1) Russell’s dismissal of Hegel is well-known: “Hegel’s entire system rests upon a few elementary logical blunders” (Our Knowledge of the External World, 1914). Still, as Russell himself acknowledged (My Philosophical Development, 1959), he was a full fledged Hegelian in his youth.
2)The argument was picked up by the Stoics. Kierkegaard, in one of his papers of 1842-43, calls it “really extraordinary,” and attributes it to Chrysippus (perhaps he read it in Cicero?) Indeed, here we have a “logical proof” of Heimarméne or Fate! Today an easy but wrong way out would be to invoke Gödel and undecidable propositions.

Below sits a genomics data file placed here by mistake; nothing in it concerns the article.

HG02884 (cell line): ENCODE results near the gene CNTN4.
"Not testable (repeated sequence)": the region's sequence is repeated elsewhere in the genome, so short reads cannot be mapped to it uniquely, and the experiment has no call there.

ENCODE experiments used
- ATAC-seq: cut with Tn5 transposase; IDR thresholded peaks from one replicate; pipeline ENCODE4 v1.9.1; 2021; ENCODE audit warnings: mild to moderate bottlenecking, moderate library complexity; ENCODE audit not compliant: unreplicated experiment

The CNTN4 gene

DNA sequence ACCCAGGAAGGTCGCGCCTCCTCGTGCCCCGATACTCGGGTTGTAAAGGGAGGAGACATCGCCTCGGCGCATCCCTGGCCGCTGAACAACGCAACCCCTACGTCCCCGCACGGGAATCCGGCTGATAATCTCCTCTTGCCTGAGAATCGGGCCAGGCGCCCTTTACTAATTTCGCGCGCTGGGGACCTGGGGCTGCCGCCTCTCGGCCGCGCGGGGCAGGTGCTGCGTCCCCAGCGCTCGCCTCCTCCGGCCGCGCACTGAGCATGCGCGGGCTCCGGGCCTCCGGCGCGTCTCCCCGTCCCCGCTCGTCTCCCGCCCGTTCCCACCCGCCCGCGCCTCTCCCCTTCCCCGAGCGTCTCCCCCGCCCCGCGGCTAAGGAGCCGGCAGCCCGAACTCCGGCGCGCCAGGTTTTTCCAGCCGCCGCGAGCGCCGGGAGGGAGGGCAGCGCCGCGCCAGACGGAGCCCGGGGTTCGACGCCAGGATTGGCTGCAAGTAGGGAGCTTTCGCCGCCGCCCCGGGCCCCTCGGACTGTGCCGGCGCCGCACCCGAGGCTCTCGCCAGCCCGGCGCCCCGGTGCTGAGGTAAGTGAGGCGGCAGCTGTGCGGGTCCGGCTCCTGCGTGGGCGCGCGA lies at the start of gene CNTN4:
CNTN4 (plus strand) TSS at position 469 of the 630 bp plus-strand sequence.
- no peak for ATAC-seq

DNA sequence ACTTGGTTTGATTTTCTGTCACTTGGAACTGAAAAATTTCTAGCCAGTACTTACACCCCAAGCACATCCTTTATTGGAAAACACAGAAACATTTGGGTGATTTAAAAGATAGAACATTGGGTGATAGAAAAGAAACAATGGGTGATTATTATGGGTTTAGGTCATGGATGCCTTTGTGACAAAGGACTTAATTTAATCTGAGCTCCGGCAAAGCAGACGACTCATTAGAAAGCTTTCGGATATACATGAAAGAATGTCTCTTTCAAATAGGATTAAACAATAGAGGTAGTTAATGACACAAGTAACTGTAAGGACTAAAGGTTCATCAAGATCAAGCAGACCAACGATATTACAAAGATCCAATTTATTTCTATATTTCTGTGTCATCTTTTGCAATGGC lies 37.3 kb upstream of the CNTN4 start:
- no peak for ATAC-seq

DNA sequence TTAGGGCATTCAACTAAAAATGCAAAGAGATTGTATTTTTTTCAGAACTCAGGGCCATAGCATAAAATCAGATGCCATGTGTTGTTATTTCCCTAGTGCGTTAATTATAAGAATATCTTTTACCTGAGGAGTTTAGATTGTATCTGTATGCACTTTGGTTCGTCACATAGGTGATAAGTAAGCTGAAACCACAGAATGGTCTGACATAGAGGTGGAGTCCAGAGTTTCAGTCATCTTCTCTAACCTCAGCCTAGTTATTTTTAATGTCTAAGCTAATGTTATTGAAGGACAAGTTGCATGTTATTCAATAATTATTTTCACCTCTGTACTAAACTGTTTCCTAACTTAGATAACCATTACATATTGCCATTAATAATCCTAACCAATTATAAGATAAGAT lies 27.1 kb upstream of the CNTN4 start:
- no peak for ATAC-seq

3)Kierkegaard, especially in Philosophical Fragments, vol. VII of Kierkegaard’s Writings (H.V. and E.H. Hong), Princeton U. Press, 1985, and especially on pp. 72-88.
4)Tertullian, De carne Christi, 5: “It is to be believed, because it is absurd.”